Volunteer tester
Help desk expert
Avatar

Send message
Joined: 29 Aug 05
Posts: 14825
Netherlands
Message 36110 - Posted: 17 Dec 2010, 21:10:46 UTC - in response to Message 36109.  
Last modified: 17 Dec 2010, 21:11:06 UTC

Yet you refuse to give definite proof, by debug logs.
You won't give any information other than that 'you seen it'.

Or you will, but only after the developers change the program so it does what you want it to do, despite what that does to all the other people out there? Bit of a weird demand.

If you want to change it so it runs as you think it should, get the source code and start hacking at it. It's open source. Should be easy for you to make it do what you want, seeing as how you can tell without a shred of evidence that the system is broken beyond (your) repair. :-)

Have fun. I'll not return here, as you make me laugh too much and that's still too painful. :-(
ID: 36110 · Report as offensive
cw64

Send message
Joined: 27 Aug 10
Posts: 16
United Kingdom
Message 36116 - Posted: 18 Dec 2010, 0:38:54 UTC - in response to Message 36110.  
Last modified: 18 Dec 2010, 0:55:53 UTC

Yet you refuse to give definite proof, by debug logs.
You won't give any information other than that 'you seen it'.

Or you will, but only after the developers change the program so it does what you want it to do, despite what that does to all the other people out there? Bit of a weird demand.

If you want to change it so it runs as you think it should, get the source code and start hacking at it. It's open source. Should be easy for you to make it do what you want, seeing as how you can tell without a shred of evidence that the system is broken beyond (your) repair. :-)

Have fun. I'll not return here, as you make me laugh too much and that's still too painful. :-(


Really? That's big of you. Excuse me for trying to improve boinc. Enjoy your power trip.
PS I haven't refused to provide anything, I was avoiding it because a) it shouldn't be necessary (also the pic I provided illustrates my point perfectly) and b) it is a PITA. However seeing as you walked out of the thread in a big hissy fit not to return it would be pointless to get any debugging data.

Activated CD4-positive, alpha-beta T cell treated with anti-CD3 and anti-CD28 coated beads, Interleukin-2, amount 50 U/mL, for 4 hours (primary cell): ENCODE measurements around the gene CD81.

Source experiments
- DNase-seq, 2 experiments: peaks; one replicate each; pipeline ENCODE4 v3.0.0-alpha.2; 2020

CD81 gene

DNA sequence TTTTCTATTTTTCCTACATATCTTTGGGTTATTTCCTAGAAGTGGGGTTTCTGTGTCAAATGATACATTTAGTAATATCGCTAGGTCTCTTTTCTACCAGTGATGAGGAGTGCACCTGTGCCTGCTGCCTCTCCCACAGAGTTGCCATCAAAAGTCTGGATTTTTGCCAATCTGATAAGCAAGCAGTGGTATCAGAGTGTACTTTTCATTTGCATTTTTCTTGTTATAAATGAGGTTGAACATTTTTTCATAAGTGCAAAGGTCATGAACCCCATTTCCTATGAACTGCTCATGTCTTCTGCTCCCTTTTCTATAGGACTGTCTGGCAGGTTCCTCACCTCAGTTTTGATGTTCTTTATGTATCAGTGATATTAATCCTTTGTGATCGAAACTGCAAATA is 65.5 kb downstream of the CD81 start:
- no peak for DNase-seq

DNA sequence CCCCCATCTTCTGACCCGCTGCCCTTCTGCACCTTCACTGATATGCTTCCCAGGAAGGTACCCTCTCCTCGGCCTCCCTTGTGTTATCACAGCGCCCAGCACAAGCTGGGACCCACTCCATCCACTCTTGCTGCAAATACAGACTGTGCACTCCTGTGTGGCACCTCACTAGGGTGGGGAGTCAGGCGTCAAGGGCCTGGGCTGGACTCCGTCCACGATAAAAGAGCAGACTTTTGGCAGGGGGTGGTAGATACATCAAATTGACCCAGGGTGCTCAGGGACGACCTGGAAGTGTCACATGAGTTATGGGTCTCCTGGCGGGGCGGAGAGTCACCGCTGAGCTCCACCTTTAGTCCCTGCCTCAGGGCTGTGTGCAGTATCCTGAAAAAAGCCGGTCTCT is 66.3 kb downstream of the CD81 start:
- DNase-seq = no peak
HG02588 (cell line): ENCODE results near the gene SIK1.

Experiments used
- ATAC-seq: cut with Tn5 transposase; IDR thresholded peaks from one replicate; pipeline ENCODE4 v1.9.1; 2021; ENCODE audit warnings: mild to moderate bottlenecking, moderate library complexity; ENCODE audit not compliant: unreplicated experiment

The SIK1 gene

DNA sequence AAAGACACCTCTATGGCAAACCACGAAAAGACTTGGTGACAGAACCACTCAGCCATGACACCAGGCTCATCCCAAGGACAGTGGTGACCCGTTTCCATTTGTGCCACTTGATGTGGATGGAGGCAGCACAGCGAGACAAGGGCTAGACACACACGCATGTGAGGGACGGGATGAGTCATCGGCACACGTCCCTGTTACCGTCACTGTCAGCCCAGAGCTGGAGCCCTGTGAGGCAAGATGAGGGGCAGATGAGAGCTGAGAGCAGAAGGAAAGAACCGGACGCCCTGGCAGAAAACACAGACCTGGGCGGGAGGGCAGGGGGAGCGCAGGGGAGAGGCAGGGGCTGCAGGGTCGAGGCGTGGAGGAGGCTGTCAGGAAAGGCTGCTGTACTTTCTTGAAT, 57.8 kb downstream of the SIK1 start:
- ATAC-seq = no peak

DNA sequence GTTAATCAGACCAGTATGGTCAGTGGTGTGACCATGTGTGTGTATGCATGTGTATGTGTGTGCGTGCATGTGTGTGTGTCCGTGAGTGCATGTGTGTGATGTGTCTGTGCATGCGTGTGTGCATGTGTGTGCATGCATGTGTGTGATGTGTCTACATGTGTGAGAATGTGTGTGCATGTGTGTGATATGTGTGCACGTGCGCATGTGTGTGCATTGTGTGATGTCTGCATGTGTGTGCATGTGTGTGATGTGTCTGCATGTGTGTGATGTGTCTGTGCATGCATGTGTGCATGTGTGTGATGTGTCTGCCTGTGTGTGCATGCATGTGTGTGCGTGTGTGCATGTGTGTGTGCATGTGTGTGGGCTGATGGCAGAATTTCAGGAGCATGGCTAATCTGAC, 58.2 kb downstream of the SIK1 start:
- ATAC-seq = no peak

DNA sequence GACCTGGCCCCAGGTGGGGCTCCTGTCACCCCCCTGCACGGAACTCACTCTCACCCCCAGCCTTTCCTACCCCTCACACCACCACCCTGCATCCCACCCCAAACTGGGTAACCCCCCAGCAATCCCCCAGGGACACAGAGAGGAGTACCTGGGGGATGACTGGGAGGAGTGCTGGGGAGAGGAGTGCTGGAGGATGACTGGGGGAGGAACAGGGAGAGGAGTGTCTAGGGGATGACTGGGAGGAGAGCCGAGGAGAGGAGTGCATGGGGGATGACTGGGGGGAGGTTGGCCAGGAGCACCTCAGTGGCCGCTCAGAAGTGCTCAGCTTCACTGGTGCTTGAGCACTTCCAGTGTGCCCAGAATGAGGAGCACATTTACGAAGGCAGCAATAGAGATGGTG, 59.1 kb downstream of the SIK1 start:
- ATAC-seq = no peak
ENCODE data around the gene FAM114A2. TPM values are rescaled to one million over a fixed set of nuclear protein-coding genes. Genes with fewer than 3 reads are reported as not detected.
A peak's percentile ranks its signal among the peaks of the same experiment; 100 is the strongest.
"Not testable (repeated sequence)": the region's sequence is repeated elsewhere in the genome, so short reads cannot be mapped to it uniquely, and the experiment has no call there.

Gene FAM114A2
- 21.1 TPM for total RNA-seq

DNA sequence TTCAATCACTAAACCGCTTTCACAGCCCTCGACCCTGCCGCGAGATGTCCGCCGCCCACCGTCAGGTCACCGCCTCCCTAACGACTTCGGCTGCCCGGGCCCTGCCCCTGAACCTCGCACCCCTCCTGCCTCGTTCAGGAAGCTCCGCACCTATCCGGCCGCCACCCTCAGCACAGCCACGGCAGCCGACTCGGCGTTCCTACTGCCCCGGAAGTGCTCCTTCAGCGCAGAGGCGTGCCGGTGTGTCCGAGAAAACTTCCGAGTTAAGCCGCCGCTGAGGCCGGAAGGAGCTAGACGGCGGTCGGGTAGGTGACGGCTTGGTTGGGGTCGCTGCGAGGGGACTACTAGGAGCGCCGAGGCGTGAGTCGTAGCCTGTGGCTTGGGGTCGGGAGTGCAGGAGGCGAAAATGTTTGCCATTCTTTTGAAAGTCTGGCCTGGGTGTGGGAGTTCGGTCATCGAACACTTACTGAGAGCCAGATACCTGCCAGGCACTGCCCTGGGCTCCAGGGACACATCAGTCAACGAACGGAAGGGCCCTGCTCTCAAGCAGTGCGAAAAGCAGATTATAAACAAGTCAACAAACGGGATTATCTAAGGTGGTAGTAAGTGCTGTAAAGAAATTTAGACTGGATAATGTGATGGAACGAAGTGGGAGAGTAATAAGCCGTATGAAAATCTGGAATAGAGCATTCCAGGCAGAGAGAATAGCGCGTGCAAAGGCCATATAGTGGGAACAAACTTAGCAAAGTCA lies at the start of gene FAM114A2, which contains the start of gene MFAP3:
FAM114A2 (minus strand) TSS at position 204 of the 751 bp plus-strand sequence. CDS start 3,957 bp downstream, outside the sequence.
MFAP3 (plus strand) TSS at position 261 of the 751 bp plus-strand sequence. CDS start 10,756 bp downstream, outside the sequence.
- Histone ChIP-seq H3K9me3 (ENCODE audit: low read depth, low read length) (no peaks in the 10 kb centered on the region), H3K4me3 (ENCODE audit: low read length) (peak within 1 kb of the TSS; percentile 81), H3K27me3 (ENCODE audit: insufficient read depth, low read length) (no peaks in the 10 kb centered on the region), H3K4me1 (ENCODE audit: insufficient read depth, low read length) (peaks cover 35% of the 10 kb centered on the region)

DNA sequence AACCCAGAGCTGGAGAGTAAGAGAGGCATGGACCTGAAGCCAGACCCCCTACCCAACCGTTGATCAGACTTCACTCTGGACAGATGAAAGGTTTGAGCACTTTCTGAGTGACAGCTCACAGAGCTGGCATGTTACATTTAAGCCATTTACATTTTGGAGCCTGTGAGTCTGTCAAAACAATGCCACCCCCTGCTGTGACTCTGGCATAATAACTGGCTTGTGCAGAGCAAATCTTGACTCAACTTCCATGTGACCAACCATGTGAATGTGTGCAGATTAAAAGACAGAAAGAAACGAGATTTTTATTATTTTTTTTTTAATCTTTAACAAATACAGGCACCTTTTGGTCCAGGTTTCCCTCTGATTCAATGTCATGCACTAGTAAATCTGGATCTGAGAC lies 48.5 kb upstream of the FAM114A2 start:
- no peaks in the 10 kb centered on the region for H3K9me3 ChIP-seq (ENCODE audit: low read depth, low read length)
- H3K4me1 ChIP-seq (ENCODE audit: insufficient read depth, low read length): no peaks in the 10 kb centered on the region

ID: 36116 · Report as offensive
Profile Jord
Volunteer tester
Help desk expert
Avatar

Send message
Joined: 29 Aug 05
Posts: 14825
Netherlands
Message 36121 - Posted: 18 Dec 2010, 7:54:10 UTC - in response to Message 36116.  
Last modified: 18 Dec 2010, 7:56:10 UTC

PS I haven't refused to provide anything, I was avoiding it because a) it shouldn't be necessary (also the pic I provided illustrates my point perfectly) and b) it is a PITA. However seeing as you walked out of the thread in a big hissy fit not to return it would be pointless to get any debugging data.

I have requested the debug data 3 times, all the 3 times you parried with saying it wasn't necessary in your opinion, or not until after BOINC had made the changes you found necessary.

A PITA or not, it is the only way in which you can prove beyond a reasonable doubt that your BOINC isn't doing things according to how it should be doing it, your opinion and screen shots don't do those. It's not so much for me that the logs are for but for the developers. You want them to change BOINC, to fix possible bugs, right? Then you'll have to come with proof they can read.

Screen shots aren't proof.
They don't show over the duration of time what your system was doing. They're a testimony of one point in time only, not showing what happened before, not showing what happened since, not showing what might be going to happen next.

Now, I'm giving you one more chance to get the data. And don't just run for 10 minutes with the debug flags, that's not going to help much. You will need a 24 hours log to show everything in complete order.

Your stdoutdea.txt won't log that all? Then increase it.
That same cc_config.xml file with the option:

<max_stdout_file_size>size_in_bytes</max_stdout_file_size>, where size_in_bytes is something big enough. Say 80MB, or 83886080.

Save to cc_config.xml, then exit & restart BOINC.

So your total cc_config.xml should show like the following:

<cc_config>
<log_flags>
<cpu_sched_debug>1</cpu_sched_debug>
<work_fetch_debug>1</work_fetch_debug>
<rr_simulation>1</rr_simulation>
<time_debug>1</time_debug>
<debt_debug>1</debt_debug>
<dcf_debug>1<dcf_debug>
</log_flags>
<options>
<max_stdout_file_size>83886080</max_stdout_file_size>
</options>
</cc_config>


(I added work_fetch_debug as well)
ID: 36121 · Report as offensive
cw64

Send message
Joined: 27 Aug 10
Posts: 16
United Kingdom
Message 36130 - Posted: 18 Dec 2010, 13:17:35 UTC - in response to Message 36121.  

A PITA or not, it is the only way in which you can prove beyond a reasonable doubt that your BOINC isn't doing things according to how it should be doing it, your opinion and screen shots don't do those. It's not so much for me that the logs are for but for the developers. You want them to change BOINC, to fix possible bugs, right? Then you'll have to come with proof they can read.